Thursday, November 10, 2016

Did You Know? Maternal Depression And Coping

Did You Know? Maternal Depression And Coping

By Guest Blogger, Amanda M. Mitchell, Ph.D.

Pregnancy and the postpartum period can be filled with many emotions, reactions, and changes. Some people may be surprised to hear that 6.5% to 12.9% of women experience major or minor depression during pregnancy or the first year of postpartum (1). Depression can look like a collection of many different symptoms, including sadness, difficulty concentrating, guilt, and loss of interest in activities.

Depressive symptoms may be difficult to share or describe to other people, especially during pregnancy or postpartum. However, it is important that women with depression and their families are able to get the support and help they need. Studies from our lab have shown that depressive symptoms can negatively affect women’s health, including pregnancy outcomes such as birth weight (2,3). Other studies have found that depressive symptoms can negatively affect the transition into parenthood (4).

If you or someone you know is experiencing depression during pregnancy or postpartum, encourage them to reach out for professional support.

Other coping strategies to help with daily stress include:

  • Doing something you enjoy, such as hanging out with family and/or friends
  • Finding a relaxing activity (e.g., music, mindfulness)
  • Connecting with other women who are pregnant or recently had a baby
  • Seeking professional support to help with transitions during pregnancy and postpartum
  1. Gavin, N. I., Gaynes, B. N., Lohr, K. N., Meltzer-Brody, S., Gartlehner, G., & Swinson, T. (2005). Perinatal depression: a systematic review of prevalence and incidence. Obstetrics & Gynecology, 106, 1071-1083.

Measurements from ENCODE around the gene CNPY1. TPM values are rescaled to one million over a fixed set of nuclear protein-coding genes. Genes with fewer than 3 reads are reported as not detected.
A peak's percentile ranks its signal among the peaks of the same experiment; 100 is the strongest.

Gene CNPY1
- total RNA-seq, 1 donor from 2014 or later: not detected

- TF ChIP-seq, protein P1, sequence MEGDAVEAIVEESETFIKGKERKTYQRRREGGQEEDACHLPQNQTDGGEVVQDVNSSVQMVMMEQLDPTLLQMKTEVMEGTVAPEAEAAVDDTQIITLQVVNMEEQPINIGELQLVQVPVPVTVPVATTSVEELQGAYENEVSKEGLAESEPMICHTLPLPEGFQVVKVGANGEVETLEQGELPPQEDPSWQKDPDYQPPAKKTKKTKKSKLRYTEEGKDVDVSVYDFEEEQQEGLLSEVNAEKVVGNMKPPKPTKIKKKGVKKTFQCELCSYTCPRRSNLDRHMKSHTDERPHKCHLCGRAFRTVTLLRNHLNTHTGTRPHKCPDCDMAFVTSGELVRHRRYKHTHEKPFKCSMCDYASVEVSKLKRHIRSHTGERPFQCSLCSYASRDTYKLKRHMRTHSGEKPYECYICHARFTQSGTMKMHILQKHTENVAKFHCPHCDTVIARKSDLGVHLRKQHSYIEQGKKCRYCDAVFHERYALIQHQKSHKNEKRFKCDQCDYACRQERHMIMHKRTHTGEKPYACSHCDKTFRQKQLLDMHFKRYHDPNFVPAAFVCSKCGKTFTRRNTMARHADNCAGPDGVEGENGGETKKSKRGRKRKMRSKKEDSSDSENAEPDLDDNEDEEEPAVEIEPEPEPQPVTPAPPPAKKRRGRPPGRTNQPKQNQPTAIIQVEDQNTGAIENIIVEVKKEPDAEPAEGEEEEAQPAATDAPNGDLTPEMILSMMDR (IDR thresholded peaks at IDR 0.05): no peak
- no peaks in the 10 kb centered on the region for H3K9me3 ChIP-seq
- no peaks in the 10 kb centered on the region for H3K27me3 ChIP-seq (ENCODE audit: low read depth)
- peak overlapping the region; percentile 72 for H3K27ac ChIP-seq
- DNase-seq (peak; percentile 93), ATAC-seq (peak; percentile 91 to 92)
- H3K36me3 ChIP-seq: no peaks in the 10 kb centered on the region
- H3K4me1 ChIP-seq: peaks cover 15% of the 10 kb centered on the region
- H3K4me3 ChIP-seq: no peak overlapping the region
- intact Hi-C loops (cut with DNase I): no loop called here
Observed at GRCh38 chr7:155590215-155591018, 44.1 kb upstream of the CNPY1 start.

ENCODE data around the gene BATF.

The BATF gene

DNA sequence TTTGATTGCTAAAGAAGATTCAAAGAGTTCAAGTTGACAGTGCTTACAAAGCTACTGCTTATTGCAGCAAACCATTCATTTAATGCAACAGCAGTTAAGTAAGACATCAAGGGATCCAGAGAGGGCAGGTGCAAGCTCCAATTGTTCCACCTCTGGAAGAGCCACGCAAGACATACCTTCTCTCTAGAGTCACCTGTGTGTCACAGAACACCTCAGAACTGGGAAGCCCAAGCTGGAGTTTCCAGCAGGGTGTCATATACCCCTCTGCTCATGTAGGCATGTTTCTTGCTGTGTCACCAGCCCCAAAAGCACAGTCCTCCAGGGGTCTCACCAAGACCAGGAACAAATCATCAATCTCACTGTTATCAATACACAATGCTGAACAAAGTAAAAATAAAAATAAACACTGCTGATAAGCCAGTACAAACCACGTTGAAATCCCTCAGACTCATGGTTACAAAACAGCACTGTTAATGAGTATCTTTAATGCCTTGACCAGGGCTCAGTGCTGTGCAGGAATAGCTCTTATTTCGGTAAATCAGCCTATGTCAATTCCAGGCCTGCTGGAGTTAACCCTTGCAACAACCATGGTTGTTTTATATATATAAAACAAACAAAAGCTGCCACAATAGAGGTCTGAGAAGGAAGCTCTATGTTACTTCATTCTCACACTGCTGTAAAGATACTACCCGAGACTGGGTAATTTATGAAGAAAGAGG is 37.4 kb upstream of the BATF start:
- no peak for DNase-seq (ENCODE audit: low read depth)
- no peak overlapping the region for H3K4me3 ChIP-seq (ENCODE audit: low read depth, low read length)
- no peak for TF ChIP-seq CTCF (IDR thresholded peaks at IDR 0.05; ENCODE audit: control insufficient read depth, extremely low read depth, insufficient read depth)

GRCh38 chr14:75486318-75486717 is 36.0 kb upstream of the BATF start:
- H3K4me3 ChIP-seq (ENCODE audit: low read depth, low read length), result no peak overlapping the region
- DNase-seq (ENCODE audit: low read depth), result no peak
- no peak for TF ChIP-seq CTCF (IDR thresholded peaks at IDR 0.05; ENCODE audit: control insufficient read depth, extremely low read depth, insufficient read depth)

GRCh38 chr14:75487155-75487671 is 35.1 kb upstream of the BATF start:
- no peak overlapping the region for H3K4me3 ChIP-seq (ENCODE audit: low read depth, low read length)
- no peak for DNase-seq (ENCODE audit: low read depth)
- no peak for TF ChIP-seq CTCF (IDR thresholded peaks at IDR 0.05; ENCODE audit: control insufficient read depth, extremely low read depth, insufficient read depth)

2. Christian, L. M. (2014). Effects of stress and depression on inflammatory immune parameters in pregnancy. American Journal of Obstetrics and Gynecology, 211, 275-277.
  3. Mitchell, A. M., & Christian, L. M. (under review). Pathways linking financial strain to birth weight: The roles of race, depressive symptoms, and pregnancy-specific distress.
  4. Paulson, J. F., Dauber, S., & Leiferman, J. A. (2006). Individual and combined effects of postpartum depression in mothers and fathers on parenting behavior. Pediatrics, 118, 659-668.

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Dr. Mitchell is currently a Postdoctoral Researcher in the Stress and Health in Pregnancy lab ( housed in the Institute for Behavioral Medicine Research at The Ohio State University Wexner Medical Center. She received her doctorate in Counseling Psychology at the University of Louisville and completed an APA-accredited internship at the University of Utah Counseling Center. Her research examines links among cognitive and systemic coping strategies with neuroendocrine and immune functioning in the context of chronic stress.

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